rabble blogs are the personal pages of some of Canada's most insightful progressive activists and commentators. All opinions belong to the writer; however, writers are expected to adhere to our guidelines. We welcome new bloggers -- contact us for details.

Okay Harper, you get all the credit for Canada's 'democracy'

The accelerated decline of Canada's democracy began long before Stephen Harper and will continue after him -– unless an awakened Canadian public demands changes. But it appears that our prime minister would prefer to have exclusive credit for the sorry state of Canadian democracy, given the way he and his party have intensified their assault in recent months.

Let us consider two examples that have been in the news of late.

Misusing taxpayers' money

While estimates vary, it appears that the Harper government has spent half a billion dollars on advertising contracts over the five year period ending in 2014. These expenditures included $15 million promoting "Canada's Economic Action Plan," a stimulus spending initiative that ended nearly two years before.

Also included were expenditures promoting initiatives that had not yet been legislated. 

The latest example of this practice is a new video of Employment Minister Pierre Poilievre approaching parents in a clothing store and telling them about the benefits they will receive as a result of the latest federal budget. This item is presumably part of the $7.5 million that it is estimated will be spent by the government promoting its budget.

What is particularly disturbing about the Poilievre video is that it was produced by staff in his department, including three public servants who were paid overtime on a Sunday to make the film. The department confirmed that there is a five member "creative production team," first established in 2008, which is responsible for producing videos and photography.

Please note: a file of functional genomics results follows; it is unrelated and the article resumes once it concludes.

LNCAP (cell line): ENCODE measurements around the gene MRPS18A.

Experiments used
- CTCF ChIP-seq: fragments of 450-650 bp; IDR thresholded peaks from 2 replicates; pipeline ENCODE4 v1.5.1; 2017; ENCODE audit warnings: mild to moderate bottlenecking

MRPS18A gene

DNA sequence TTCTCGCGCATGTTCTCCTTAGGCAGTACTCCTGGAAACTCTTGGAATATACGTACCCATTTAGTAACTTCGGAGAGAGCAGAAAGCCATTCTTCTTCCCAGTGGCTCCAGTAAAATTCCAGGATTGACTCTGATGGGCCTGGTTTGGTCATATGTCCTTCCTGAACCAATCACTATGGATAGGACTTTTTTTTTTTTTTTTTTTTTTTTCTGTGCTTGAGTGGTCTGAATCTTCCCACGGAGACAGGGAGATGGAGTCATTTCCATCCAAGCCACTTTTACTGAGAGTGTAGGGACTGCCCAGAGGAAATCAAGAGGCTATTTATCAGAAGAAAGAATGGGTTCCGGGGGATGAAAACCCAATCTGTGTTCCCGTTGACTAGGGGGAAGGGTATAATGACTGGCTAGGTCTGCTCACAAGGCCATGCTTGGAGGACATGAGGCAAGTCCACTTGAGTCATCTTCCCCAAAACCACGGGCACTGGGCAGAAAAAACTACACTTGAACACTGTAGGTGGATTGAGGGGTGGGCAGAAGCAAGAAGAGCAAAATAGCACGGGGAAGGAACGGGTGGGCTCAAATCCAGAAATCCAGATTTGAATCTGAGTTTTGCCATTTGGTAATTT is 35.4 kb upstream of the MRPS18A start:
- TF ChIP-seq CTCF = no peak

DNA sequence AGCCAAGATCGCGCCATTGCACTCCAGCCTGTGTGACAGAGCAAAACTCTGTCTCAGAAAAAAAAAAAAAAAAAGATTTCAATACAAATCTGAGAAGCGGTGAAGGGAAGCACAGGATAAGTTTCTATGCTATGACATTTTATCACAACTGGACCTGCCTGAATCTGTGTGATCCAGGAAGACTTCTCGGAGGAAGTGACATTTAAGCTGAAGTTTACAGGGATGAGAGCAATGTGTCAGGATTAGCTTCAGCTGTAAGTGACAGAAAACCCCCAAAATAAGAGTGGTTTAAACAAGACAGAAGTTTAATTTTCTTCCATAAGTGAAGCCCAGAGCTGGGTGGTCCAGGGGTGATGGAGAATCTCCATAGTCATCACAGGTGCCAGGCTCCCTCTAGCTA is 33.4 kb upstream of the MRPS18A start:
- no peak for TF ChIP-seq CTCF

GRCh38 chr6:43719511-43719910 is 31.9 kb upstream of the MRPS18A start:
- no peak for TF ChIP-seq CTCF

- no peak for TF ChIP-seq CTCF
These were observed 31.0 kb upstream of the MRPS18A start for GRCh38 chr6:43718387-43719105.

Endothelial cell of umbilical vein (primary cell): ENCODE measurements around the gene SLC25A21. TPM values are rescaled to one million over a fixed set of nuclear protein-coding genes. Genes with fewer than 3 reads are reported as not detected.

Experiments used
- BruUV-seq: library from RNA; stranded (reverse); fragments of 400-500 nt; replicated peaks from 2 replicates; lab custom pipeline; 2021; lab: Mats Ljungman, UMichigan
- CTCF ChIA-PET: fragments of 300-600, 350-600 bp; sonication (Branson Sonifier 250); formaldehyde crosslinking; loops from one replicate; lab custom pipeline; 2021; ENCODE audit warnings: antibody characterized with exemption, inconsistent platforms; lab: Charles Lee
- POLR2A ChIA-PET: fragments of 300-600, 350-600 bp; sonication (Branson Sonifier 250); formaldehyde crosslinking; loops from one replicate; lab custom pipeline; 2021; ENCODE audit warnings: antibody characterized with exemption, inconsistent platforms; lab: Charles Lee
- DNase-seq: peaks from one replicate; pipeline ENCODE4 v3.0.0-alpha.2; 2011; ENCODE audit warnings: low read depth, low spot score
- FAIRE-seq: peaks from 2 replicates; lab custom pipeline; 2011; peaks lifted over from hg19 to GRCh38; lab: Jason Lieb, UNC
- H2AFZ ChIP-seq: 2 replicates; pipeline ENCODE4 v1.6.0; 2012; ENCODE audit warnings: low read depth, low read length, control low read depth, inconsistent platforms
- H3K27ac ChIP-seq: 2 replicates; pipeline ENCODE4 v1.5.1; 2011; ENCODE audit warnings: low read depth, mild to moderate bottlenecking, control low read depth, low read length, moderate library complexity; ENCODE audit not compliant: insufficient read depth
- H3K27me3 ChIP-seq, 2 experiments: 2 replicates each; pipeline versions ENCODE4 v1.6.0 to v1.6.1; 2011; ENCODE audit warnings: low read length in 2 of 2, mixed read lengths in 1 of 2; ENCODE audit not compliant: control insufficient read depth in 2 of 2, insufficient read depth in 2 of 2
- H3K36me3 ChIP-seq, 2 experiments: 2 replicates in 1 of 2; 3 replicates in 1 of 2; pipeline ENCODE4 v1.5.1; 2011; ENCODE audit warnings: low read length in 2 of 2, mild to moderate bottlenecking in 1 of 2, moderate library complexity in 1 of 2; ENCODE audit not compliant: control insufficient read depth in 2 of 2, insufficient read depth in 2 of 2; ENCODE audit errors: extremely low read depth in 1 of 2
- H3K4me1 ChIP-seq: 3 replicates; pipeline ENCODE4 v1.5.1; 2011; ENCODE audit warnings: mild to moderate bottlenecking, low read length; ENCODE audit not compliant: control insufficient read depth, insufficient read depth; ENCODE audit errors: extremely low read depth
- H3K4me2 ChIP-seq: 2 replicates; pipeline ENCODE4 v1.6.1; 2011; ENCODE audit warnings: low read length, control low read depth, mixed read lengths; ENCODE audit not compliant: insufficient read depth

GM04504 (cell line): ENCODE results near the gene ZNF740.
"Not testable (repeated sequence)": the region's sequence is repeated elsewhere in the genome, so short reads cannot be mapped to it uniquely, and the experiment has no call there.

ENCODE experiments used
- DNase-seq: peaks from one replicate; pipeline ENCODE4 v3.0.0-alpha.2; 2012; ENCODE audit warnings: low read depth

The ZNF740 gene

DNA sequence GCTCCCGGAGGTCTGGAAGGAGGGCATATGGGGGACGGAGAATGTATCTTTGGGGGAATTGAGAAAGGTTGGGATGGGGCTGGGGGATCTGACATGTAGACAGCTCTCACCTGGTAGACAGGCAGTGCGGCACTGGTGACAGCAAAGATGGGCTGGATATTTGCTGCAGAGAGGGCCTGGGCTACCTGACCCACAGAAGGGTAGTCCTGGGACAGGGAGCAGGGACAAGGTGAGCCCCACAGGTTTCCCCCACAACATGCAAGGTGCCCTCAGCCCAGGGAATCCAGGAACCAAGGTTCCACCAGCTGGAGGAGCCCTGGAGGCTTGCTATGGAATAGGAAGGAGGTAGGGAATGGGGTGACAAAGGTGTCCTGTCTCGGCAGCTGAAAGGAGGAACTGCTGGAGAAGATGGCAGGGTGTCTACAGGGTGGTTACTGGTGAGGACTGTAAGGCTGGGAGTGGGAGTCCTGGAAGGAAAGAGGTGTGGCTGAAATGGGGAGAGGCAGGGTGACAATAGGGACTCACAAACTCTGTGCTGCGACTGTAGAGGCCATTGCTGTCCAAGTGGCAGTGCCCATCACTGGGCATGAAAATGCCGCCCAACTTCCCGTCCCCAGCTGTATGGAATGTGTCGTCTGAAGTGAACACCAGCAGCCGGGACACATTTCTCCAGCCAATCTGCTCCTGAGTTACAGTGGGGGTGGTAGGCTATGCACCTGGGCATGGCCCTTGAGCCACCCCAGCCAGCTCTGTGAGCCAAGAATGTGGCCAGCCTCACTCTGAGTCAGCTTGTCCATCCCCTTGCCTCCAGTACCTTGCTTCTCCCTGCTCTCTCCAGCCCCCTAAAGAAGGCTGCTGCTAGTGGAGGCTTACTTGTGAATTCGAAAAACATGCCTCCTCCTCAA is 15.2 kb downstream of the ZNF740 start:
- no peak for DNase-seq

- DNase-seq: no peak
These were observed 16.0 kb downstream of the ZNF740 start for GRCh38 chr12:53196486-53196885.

Using money from taxpayers to finance blatantly political ads is unethical. Spending half a billion dollars in this manner while constantly claiming to be concerned with leaving money in the hands of hard-working Canadians is spectacularly hypocritical. Having public servants involved in such activity is a dangerous politicization of a role which is supposed to be carried out in a neutral, impartial manner. 

Abusing the rule of law

One of the fundamental principles of our democratic system is that governments can only act on the basis of laws that are examined, debated, and then passed by parliament. Ensuring adequate scrutiny of proposed laws has been an increasing challenge for opposition parties, especially given the growth in the scope and complexity of legislation over the past half century and more.

As I have written elsewhere, opposition parties now find their work stymied by the frequent use of omnibus bills and by the imposition of closure motions that restrict the time available for debate. 

The Conservative government has established a practice of introducing budget omnibus bills that often contain legislative changes entirely unrelated to the budget. They have done so again with respect to the 2015 budget and one of the legislative items that they tried to tuck away in the omnibus bill is a breathtakingly brazen retroactive law that sets a very dangerous precedent if it as allowed to stand.

The issue in question concerns the actions of the RCMP in 2012 in destroying records from the long gun registry that the government had scrapped. Canada's information commissioner had requested that the Mounties not take this action because the records were the subject of a request under the Information Act. That Act makes it a criminal offence to obstruct the commissioner and to destroy records with the intent to deny a requester's right to information.